Faster-growing birds had lower activity levels and were less mobile, and were more likely to have breast muscle damage such as woody breast or white striping, poor foot health and potentially inadequate organ development.
Applying the findings
Following release of the final report in July 2020, G.A.P. sent up a technical working group that included
scientists, producers, animal advocates, and breeders to review the findings and discuss how the findings could be applied.
“We did things methodically; we started at the beginning and worked forward. While we had huge trust and faith in the study, it wasn’t meant to be the only thing we were thinking of and by addressing things methodically, you can get buy-in and engagement and work through issues,” Malleau says. “There is no way that applying 65 variables is an economically viable solution so it’s about nice to have versus must have. Bringing people through that process was very important.”
According to Malleau, the Guelph study results provided metrics to develop a protocol to determine which breeds will have good welfare outcomes without simply relying on the traditional growth rate parameters. All the work was done blind, she noted, so no one had any preconceived notions about the breeds being evaluated and the outcomes could be kept as objective as possible.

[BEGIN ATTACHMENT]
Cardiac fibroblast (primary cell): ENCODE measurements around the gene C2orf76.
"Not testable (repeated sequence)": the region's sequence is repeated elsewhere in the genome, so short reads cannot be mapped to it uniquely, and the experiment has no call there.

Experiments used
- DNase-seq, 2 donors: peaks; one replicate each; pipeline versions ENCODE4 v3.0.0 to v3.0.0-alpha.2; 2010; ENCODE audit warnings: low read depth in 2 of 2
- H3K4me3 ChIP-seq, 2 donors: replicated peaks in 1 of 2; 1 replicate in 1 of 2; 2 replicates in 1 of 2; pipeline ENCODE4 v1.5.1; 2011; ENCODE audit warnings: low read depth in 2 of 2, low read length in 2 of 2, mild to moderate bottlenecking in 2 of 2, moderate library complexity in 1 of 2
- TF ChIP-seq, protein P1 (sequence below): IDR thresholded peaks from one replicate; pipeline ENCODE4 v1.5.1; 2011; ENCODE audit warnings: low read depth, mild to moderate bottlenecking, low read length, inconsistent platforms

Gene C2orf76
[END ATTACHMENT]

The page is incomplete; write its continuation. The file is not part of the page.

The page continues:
G.A.P. is now working on a transition program for its partners to begin switching to the Better Chicken-approved breeds. This will include a label to clearly identify chicken that is both G.A.P.-certified and from a Better Chicken breed.
This will be available in the U.S. this year, but although G.A.P. has Canadian partners in Ontario and British Columbia, those conversations around transitioning to Better Chicken breeds haven’t taken place yet, Malleau says.
“There are many different players involved, and transition (to Better Chicken breeds) will be related to the ability to segregate, processing time and having a market for all parts of the bird. You need to worry about carcass utilisation and processing minimums,” she says.
“It’s different than cage-free eggs where the egg tastes the same; here you will have different taste profiles, so there will be a certain group that will go out as early adopters.”
It’s also going to come with price, with birds growing a bit more slowly and taking longer to get to market, but some of that may be offset by lower mortality and condemnation rates. And with growing consumer interest in plant-based alternatives, animal-free meats, or cellular products, welfare-friendly chicken breeds could play a key role in the industry’s future.
“I think it is a way for the chicken industry to have a sustainable way forward that could help keep people eating chicken, but doing it mindfully and addressing questions and issues we know are there,” she says. “Transition will come in fits and spurts, but we are committed to a sustainable transition and bringing everybody along.”
Breeding companies interested in testing additional breeds using G.A.P.’s new protocol are asked to contact G.A.P. directly; more information on the Better Chicken breeds is available at globalanimalpartnership.org.